In the present paper a discrete lattice is approximated by a peridynamic model, and this is used to study kink propagation. The peridynamic operator is taken to be linear, bond-based and involves a single “micro-modulus function”. However the governing equation is nonlinear due to the presence of the double-well onsite potential that occurs in the body force term outside the peridynamic operator222Double-well potentials arise in modeling both kink and phase boundary propagation, the mathematical distinction being that in the latter case the nonlinear potential occurs within the peridynamic operator as in Dayal and Bhattacharya . The analysis in this case is considerably more difficult, e.g. the solution in  is numerical in contrast to the analytical solution we find here.. Motivated by Atkinson and Cabrera , the double well potential is taken to be bi-quadratic. This introduces three parameters: a modulus , distance between energy wells , and the height of the energy barrier . As for the micromodulus function, its simplest form involves two material parameters, an elastic modulus and a length scale , whose values are chosen by matching features of the dispersion relations of the peridynamic and discrete lattice models. The particular form of the micromodulus function we use is motivated by Silling , and remarkably, is also implied by the quasi-continuum model as we shall show. Using Fourier transformation, we solve in closed form the static problem for an equilibrium kink and the dynamic problem for a steadily propagating kink. A kink will be in equilibrium if the applied force is smaller than a certain value333The fact that exceeds the Maxwell force is said to describe the phenomenon of “lattice trapping”. . When the force exceeds this value, the kink can propagate at a steady speed given by a kinetic law that is determined by the analysis. This law relates the applied force to the propagation speed. As the speed increases, the force needed to propagate the kink increases monotonically from to . The dynamic solution involves effective damping caused by energy radiation away from the kink and is well-behaved at all velocities.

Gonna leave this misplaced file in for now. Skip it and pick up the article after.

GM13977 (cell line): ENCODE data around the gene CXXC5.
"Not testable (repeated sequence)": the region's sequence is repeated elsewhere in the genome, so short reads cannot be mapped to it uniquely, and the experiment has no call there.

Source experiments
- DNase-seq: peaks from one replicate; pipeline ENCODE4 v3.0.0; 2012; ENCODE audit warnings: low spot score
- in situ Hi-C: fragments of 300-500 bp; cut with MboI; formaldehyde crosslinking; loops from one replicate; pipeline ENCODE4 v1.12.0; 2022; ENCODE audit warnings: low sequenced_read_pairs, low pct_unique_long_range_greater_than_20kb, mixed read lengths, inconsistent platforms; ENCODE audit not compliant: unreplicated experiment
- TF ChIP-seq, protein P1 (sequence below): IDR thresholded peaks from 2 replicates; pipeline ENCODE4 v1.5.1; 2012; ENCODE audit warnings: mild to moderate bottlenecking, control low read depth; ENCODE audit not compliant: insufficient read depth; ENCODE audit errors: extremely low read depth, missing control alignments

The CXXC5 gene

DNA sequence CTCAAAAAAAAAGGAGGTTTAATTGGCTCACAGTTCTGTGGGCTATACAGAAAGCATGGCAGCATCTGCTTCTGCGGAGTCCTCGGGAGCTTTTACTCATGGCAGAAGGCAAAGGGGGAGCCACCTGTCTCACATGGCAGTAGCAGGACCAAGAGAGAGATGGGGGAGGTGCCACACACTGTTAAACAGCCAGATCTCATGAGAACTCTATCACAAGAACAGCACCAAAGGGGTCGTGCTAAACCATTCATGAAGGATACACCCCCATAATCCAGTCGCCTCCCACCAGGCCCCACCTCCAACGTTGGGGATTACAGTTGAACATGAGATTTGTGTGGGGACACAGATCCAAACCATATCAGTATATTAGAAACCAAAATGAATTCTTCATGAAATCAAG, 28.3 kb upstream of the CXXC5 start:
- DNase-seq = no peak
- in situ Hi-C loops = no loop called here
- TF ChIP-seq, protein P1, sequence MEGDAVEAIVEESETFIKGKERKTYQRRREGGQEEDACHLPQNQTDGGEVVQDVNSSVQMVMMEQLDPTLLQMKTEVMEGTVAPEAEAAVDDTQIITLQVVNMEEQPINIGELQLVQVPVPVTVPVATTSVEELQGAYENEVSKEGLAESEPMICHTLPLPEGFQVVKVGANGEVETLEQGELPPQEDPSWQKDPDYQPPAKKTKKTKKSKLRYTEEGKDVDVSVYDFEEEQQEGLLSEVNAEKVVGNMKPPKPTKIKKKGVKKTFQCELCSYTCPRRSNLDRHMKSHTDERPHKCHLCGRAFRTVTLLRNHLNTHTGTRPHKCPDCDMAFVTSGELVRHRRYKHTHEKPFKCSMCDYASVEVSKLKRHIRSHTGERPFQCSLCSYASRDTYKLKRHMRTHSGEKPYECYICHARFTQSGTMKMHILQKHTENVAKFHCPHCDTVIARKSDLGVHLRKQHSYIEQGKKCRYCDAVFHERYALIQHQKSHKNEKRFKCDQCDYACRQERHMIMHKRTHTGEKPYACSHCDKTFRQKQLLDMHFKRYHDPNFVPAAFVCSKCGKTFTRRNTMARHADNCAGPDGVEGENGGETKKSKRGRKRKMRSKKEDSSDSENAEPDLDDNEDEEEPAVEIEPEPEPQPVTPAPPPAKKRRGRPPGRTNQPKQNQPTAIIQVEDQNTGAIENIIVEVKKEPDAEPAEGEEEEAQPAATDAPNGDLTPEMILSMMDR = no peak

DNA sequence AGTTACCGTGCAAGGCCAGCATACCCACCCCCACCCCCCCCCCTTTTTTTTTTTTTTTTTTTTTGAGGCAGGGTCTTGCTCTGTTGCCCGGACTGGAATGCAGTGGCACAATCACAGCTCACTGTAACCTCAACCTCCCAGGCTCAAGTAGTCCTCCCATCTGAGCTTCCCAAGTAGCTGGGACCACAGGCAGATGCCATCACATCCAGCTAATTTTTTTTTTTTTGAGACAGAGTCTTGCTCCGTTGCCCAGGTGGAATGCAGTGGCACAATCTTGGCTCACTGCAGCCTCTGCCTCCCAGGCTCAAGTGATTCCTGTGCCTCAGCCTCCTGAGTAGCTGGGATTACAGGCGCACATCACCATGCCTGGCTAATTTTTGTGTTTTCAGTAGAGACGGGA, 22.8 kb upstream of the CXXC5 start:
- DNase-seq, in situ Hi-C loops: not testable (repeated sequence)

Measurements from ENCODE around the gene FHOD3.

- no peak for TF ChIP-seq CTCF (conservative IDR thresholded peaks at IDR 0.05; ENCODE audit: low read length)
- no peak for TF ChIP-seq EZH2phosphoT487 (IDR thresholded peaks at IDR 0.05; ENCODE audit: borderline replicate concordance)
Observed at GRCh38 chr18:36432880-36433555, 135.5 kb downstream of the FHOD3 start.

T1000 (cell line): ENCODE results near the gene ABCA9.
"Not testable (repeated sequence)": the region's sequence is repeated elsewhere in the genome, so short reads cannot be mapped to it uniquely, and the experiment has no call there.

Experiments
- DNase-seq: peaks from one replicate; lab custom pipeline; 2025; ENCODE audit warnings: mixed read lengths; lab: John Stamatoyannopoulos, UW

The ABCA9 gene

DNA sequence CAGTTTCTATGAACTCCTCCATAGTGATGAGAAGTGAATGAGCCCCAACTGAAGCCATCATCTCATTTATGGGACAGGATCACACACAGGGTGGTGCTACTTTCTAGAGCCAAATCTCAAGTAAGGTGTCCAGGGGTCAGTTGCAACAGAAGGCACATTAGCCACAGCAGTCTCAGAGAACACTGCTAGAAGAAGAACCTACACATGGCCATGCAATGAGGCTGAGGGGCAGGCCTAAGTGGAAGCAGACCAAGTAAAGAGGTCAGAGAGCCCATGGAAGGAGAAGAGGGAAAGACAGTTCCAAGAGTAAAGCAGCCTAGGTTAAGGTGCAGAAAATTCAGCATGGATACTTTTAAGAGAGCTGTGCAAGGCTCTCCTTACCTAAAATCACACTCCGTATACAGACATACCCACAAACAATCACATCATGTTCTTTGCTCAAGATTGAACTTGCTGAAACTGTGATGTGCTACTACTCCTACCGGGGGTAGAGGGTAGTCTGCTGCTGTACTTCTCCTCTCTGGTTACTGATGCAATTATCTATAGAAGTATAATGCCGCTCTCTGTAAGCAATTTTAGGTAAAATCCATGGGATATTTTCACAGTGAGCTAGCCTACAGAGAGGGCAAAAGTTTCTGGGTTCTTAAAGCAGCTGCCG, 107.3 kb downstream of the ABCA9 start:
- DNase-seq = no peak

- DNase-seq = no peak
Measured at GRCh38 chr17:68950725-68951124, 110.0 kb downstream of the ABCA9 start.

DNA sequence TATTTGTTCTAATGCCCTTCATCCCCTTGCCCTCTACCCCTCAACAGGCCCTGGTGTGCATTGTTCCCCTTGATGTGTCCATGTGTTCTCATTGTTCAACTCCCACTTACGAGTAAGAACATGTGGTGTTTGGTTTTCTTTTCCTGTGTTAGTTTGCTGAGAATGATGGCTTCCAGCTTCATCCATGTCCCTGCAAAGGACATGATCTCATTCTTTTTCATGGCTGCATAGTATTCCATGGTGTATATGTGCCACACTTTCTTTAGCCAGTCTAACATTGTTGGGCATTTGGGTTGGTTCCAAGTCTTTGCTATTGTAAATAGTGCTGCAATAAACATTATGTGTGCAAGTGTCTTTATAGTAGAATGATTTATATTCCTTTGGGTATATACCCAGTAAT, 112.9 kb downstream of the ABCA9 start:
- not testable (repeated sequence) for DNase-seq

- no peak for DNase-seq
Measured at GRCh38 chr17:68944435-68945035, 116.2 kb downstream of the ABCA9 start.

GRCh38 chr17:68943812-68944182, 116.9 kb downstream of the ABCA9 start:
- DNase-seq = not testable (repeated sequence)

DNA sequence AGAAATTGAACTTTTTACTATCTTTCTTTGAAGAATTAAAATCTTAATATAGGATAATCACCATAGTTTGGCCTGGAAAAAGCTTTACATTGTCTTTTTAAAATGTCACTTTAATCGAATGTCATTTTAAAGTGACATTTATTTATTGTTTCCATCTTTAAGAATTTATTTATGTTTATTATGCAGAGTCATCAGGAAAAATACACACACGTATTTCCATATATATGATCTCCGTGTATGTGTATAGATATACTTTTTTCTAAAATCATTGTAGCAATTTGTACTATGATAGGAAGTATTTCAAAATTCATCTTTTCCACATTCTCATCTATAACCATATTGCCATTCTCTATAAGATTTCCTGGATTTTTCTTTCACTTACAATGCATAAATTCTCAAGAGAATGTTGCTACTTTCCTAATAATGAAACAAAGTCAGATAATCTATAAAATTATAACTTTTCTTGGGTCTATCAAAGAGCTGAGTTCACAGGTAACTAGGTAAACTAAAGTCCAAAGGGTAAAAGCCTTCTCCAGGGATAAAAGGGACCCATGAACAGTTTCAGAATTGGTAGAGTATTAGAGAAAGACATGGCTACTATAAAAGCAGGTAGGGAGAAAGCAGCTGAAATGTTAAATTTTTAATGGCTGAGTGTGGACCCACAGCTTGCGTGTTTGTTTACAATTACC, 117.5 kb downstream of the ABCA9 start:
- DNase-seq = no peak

After solving the kink propagation problem using peridynamic theory, we observed that the results had a similar form to those arising from the quasi-continuum model. Indeed, we found that for a particular choice of the ratio of the peridynamic and lattice length scales, , the results coincided exactly. This led us in Section 5 to look at the relation between peridynamic theory and differential equation models of elastic continua more generally in settings not limited to kink propagation. In Section 5 we do not assume the form of the micromodulus function a priori, but rather determine it such that the results of the peridynamic theory and a class of differential-equation-based theory coincide. Using an approach based on Whitham , a formula for calculating the equivalent micromodulus function is derived. It is then possible to replace a differential-equation-based model with an equivalent peridynamic one, and this may prove useful when numerically studying more complicated problems such as those involving multiple and interacting defects.

The paper is organized as follows: first, the basic one-dimensional discrete model of kink propagation through a lattice is described in Section 2. For purposes of comparison, in Section 3 we state (without proof) the results of the classical linear elastic solution of this problem. In Section 4 we describe the linear bond-based peridynamic model; show how its parameters can be chosen by comparison with the lattice model; and then go on the solve the static and dynamic problems for a kink. In particular, the kinetic law relating the applied force to the kink speed is derived. In Section 5 we compare the results of the previous section with those of the quasi-continuum theory, and this leads us to explore the relation between the peridynamic model and other differential-equation-based continuum models in a more general dynamical setting.